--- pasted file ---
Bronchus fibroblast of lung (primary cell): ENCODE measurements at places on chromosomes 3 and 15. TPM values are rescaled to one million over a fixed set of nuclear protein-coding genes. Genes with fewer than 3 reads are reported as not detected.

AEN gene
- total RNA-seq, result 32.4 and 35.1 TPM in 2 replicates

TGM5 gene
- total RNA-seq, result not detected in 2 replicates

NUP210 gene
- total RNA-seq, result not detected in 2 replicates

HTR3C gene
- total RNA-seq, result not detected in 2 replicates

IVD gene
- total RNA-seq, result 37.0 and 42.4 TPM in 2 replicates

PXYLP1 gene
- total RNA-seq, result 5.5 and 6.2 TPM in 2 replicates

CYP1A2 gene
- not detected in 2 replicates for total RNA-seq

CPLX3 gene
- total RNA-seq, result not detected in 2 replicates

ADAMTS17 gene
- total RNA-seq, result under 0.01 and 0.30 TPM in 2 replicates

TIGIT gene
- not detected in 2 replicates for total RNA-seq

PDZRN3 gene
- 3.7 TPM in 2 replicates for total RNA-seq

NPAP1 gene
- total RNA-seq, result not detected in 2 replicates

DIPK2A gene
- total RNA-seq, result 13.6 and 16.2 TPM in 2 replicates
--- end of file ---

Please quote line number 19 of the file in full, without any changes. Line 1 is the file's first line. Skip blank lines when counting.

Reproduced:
- total RNA-seq, result under 0.01 and 0.30 TPM in 2 replicates